Amsterdam-based designer Iris van Herpen’s ethereal sculptural garments challenge traditional notions of the handmade through technological innovation and novel materiality. Van Herpen’s Blue Marble Dress is created entirely from Parley Ocean Plastic®, a material made out of upcycled marine debris—primarily PET bottles—in collaboration with the environmental network Parley for the Oceans. Hand-cut plastic discs, gradient-dyed in aquatic hues from brilliant blue to lucid white, are layered and hand-stitched into a biomorphic design. Elegantly merging the organic and inorganic, plastic appears like shifting scales or lapping oceanic waves. The Blue Marble Dress references famous photographs of Earth taken from space—Earthrise (1968) and The Blue Marble (1972), both of which spurred conversations about conservation at the time of their publishing. From this cosmic view, the designer explains, our hierarchies are flattened and borders removed; Earth appears as “one living, breathing organism.” In an industry that produces millions of tons of waste every year, van Herpen’s innovative approach to design envisions a new, sustainable path for fashion.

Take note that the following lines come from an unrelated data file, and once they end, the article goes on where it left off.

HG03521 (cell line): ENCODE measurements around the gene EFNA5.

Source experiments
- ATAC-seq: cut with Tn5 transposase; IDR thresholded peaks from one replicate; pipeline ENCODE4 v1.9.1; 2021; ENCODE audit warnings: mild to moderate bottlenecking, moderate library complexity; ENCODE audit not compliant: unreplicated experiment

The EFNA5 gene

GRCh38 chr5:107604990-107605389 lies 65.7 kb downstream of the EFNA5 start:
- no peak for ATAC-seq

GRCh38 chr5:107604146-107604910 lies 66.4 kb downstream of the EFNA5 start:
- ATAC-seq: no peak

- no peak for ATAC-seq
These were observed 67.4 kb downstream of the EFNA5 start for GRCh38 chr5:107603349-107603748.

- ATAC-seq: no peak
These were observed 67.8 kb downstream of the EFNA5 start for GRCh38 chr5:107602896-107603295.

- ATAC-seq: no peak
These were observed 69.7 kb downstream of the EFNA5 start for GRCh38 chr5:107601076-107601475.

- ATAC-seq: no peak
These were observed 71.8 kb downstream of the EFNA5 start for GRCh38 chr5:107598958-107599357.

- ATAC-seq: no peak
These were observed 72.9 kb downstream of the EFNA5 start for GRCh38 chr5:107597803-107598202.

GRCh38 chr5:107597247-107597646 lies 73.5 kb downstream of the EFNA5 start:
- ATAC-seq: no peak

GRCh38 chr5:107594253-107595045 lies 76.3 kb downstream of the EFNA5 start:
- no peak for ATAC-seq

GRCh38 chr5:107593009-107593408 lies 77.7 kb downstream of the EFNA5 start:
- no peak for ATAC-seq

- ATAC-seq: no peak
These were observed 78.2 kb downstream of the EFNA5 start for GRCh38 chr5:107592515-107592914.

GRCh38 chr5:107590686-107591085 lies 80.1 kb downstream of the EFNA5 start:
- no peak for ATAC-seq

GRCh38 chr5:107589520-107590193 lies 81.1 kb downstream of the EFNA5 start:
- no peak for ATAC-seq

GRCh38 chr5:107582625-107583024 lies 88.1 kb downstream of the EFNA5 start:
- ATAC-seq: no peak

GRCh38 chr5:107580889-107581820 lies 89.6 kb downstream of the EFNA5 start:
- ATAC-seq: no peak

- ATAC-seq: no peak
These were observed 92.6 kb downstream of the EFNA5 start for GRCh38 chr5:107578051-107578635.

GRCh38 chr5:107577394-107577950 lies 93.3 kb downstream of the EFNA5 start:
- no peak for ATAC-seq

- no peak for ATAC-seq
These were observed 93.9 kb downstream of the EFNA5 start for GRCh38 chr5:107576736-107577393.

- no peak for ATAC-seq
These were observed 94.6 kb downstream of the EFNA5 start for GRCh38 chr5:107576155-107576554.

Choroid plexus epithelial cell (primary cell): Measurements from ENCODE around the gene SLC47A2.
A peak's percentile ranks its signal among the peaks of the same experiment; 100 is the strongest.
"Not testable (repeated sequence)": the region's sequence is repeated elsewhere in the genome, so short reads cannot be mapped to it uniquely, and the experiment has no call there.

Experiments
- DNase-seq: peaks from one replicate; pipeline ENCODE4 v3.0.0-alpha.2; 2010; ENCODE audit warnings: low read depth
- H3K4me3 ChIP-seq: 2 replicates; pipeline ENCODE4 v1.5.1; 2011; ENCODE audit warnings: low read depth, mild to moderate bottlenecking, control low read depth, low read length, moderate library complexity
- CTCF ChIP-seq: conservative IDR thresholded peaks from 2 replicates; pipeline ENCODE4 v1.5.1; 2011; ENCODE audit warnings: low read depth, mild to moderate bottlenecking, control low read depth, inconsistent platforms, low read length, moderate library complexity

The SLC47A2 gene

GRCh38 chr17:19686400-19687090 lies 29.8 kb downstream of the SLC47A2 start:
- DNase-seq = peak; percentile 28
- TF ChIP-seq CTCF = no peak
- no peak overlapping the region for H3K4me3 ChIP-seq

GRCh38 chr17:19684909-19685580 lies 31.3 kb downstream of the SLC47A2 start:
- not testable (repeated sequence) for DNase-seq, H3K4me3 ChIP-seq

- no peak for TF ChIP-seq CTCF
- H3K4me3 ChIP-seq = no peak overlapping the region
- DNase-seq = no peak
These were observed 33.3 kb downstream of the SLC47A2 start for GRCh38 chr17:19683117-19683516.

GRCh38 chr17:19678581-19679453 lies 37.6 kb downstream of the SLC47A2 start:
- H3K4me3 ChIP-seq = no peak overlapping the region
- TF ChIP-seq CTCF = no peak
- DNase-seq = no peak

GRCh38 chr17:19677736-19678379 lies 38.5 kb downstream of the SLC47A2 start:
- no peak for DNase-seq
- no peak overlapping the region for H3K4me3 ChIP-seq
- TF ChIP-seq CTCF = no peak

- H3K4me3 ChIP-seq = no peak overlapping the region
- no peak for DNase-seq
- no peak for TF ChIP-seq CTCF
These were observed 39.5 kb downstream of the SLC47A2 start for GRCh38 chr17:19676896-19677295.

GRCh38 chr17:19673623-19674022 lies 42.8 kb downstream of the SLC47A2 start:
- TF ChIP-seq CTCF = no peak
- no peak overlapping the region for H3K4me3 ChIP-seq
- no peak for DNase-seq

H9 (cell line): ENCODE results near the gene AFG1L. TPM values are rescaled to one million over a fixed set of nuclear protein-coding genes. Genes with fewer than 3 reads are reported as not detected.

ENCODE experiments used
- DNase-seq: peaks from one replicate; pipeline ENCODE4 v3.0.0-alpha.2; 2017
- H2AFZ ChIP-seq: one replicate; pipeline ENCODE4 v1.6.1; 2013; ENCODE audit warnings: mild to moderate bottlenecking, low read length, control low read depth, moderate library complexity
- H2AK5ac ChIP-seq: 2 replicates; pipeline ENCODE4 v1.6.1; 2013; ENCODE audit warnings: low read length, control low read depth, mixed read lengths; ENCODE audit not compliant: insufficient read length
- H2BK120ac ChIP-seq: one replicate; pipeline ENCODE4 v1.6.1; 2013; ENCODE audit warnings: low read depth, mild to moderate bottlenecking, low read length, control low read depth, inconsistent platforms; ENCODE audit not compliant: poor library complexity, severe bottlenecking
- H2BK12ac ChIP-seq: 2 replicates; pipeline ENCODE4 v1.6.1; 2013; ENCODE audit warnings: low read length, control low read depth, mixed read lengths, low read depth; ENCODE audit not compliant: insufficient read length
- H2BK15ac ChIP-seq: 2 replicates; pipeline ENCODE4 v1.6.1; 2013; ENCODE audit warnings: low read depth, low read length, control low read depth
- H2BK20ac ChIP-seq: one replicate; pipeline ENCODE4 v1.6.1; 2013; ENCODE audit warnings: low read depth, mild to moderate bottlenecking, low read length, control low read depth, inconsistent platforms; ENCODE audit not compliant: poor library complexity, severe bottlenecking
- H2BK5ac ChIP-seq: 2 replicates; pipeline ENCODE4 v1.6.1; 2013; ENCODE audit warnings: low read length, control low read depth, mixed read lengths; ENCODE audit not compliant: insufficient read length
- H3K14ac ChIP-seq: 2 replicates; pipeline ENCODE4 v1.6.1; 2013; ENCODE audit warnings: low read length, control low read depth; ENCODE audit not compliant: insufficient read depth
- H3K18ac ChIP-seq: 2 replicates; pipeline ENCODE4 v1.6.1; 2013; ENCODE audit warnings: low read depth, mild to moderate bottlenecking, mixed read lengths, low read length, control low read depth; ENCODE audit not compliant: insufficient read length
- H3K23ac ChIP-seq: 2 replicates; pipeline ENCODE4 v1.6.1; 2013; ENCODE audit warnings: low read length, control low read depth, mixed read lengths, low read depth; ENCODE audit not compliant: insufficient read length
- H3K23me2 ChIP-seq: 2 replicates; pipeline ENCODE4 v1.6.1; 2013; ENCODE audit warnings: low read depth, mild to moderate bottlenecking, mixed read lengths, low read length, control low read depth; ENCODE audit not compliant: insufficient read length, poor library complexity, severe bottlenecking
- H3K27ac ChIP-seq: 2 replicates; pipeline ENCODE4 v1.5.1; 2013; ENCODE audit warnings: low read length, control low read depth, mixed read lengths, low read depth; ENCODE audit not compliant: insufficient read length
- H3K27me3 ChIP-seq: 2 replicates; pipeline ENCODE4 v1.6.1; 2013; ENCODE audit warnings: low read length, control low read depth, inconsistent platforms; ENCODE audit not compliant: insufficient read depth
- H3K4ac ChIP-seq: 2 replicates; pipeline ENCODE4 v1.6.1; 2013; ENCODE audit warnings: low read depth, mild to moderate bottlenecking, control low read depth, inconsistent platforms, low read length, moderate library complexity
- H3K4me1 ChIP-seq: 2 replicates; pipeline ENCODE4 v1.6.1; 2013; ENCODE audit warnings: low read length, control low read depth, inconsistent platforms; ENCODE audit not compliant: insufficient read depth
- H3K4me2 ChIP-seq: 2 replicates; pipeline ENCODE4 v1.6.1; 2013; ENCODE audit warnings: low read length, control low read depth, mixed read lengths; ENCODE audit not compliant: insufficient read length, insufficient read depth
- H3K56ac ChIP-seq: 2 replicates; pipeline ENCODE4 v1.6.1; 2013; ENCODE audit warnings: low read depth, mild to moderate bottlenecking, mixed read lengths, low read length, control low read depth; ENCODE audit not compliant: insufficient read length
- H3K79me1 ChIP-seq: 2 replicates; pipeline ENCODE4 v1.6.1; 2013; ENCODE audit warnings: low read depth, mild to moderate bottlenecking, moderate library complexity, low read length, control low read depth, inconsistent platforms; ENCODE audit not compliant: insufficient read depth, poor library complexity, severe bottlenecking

Blue Marble Dress from the Iris van Herpen Earthrise Couture Collection, Fall/Winter 2021; Parley Ocean Plastic®, sourced from upcycled marine debris in collaboration with Parley from the Oceans; courtesy of the artist
Widely heralded as one of fashion’s most forward-thinking designers, Iris van Herpen creates garments that fuse artisanal craftsmanship with multidisciplinary technologies, positioning fashion as a diverse and sustainable engine of innovation. Since founding her atelier in 2007, her designs have been featured in solo shows at the Groninger Museum, Royal Ontario Museum, Dallas Museum of Art, and Grand Rapids Art Museum.